Lazy eyes

I like to think I work hard. I work full-time in a job which mainly involves standing and/or sitting around. And then I come home and make my creative stuff, which mainly involves standing and/or sitting around and/or typing. Like this blog post, for example.

It dawned on me today just how lazy one can be – and that’s the Royal ‘One’ – when I noticed my glasses were getting mucky and decided to do the only elegant and dignified thing a lady can do in such a situation and ceremoniously wiped-them-on-my-t-shirt-a-bit. Not that this was the lazy thing. What this action triggered in my memory was how I came to be wearing glasses today. I don’t mean short-sightedness, which is what I have had since I was eight years old, I mean why I wore glasses today and not contact lenses, as per.


I usually wear contact lenses every day and have done since I was sixteen. There are 2 main reasons for this. 1) I genuinely find glasses a bit annoying to wear. It’s as though my nose and ears are now not only responsible for smell, taste, hearing and balance, but also making sure some plastic stuff stays on my face. 2) When I was ten, during a football match, someone blasted the ball into my tiny child face (with their foot. I realise ‘blast’ taken literally suggests the – in this case, unreasonable – use of explosives) and my glasses shattered into a thousand (four or five) pieces. And it hurt. Then, for the last three years the reason is slightly different. I fell asleep in my glasses one too many times and the snapped at the bridge. This is when the Blu-Tack was applied and I did not leave the house wearing glasses after this time.

The day I finally went to the optician to get a new pair, I was so embarrassed about my DIY handicraft that I actually walked through the streets of Croydon without any optical assistance, knowing only that the optician would probably be the big black blob after the big beige blog that is Centrale Shopping Centre.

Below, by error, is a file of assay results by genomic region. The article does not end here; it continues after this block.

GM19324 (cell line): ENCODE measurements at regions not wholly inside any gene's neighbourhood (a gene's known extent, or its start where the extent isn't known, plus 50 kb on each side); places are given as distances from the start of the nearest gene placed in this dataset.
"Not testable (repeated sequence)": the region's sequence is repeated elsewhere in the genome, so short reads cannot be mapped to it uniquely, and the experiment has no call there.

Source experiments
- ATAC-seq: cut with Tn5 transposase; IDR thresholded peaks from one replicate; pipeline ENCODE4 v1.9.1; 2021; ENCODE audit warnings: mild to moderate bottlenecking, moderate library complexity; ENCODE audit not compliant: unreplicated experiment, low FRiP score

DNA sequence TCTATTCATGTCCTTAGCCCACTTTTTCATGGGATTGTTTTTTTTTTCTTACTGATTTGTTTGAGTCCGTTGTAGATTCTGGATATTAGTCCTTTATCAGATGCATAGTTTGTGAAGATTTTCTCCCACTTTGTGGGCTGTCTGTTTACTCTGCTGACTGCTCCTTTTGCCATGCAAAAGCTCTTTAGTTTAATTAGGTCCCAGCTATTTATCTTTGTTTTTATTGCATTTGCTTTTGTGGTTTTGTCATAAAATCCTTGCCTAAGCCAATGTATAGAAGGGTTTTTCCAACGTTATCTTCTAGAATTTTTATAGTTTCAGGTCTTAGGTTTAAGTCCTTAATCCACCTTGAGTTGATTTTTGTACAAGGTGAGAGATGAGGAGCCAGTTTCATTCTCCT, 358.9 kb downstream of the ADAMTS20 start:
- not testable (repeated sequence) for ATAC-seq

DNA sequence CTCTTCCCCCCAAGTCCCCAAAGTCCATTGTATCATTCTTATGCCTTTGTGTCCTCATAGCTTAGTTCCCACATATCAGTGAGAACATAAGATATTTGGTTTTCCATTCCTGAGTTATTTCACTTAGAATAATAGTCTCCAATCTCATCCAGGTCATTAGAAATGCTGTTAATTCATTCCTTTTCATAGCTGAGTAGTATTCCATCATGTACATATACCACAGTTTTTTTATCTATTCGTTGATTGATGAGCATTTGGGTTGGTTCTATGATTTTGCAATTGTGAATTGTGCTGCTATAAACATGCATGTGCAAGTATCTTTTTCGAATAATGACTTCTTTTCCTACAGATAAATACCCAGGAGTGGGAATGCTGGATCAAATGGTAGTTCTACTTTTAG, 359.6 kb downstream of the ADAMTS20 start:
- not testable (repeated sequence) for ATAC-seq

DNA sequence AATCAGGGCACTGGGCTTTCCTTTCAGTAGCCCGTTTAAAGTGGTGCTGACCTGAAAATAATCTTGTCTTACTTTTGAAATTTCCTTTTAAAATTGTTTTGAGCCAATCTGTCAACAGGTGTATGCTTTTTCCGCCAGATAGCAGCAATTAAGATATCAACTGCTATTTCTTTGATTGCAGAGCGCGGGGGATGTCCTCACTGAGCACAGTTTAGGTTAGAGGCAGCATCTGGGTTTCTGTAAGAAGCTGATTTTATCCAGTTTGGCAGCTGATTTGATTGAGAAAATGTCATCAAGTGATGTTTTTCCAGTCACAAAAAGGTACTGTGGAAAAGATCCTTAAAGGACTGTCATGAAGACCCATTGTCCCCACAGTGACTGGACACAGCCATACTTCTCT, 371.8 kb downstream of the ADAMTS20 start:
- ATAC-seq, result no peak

I went in and was guided to the optician.

“I’ve seen many things in my time [in my profession as an optician],” she said,  but I’ve never seen someone hold their glasses together with Blu-Tack.”

There was an awkward pause, before she added

“Sellotape, yes. But not Blu-Tac”

Then she fired tiny puffs of air into my pupils (optic, not academic) and made me stare at a tiny picture of a cottage through something resembling a telescope. I assume this was some kind of punishment and took it as such.

But I got some new glasses and now, my life has changed for the lazier. If I’m feeling in the slightest bit sleepy or running the tiniest bit late, the glasses go on and my contact lenses stay at home, all alone, ‘cleansing’ in separate cells, in a kind of saline-based suspended animation.

I’m even too lazy to finish this bl


One thought on “Lazy eyes

  1. Laziness isn’t always negative. People who program are lazy, so they write code to do things they would otherwise have to do by hand. And they know that other programmers are lazy too, so they share their code under a public license. People didnt want to walk to the lake to get water so they built aquaducts. people want to get rich so they pay people to do things they would have had to do themselves. Come to think of it, most of our socitial progress comes from people trying to avoid doing things. Laziness is perhaps paradoxically humans best motivator.

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